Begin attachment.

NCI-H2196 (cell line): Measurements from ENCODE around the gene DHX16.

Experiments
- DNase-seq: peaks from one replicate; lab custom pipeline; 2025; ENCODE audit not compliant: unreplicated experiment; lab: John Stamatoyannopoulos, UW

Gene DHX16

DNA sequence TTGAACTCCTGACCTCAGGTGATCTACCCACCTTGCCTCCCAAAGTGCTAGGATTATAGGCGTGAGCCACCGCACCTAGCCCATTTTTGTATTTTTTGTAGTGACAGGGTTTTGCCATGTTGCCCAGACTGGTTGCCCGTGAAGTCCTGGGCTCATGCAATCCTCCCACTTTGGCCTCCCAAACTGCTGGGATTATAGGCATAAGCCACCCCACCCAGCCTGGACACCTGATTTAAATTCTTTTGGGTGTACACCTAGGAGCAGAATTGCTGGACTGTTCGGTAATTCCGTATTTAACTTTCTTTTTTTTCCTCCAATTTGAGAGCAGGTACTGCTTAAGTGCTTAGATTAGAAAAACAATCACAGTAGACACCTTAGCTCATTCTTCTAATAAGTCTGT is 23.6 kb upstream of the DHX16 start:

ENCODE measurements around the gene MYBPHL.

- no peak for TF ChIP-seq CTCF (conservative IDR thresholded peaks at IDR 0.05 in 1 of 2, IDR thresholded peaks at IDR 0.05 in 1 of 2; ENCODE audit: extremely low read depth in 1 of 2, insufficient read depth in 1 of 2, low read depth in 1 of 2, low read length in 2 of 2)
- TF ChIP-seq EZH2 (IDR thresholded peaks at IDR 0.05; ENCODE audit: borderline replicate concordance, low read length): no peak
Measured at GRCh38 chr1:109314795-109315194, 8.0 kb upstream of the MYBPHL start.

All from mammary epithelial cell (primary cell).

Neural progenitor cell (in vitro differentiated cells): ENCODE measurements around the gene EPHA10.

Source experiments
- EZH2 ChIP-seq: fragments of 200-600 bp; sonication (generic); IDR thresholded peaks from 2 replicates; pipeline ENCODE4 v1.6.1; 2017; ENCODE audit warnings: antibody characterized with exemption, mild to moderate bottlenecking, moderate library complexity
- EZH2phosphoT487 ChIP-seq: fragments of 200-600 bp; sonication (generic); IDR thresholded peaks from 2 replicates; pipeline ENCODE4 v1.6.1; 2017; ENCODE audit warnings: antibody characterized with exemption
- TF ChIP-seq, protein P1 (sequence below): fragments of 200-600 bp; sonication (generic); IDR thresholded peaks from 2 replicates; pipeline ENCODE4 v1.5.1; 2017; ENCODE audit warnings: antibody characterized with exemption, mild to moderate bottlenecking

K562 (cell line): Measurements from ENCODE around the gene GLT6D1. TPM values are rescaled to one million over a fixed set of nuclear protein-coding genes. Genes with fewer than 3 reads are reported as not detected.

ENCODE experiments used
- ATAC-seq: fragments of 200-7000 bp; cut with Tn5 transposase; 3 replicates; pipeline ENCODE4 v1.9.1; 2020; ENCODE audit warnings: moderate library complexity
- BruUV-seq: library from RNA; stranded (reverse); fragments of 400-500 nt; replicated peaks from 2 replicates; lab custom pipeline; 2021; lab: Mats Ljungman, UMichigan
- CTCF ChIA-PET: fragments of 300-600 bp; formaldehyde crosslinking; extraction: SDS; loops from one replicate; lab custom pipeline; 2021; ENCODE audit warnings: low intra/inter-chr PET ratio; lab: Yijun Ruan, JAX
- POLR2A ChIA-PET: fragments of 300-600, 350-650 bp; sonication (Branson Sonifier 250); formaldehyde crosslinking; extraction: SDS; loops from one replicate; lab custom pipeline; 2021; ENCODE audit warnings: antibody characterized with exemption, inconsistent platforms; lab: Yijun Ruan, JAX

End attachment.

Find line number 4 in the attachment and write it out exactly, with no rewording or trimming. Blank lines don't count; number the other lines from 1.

Gene DHX16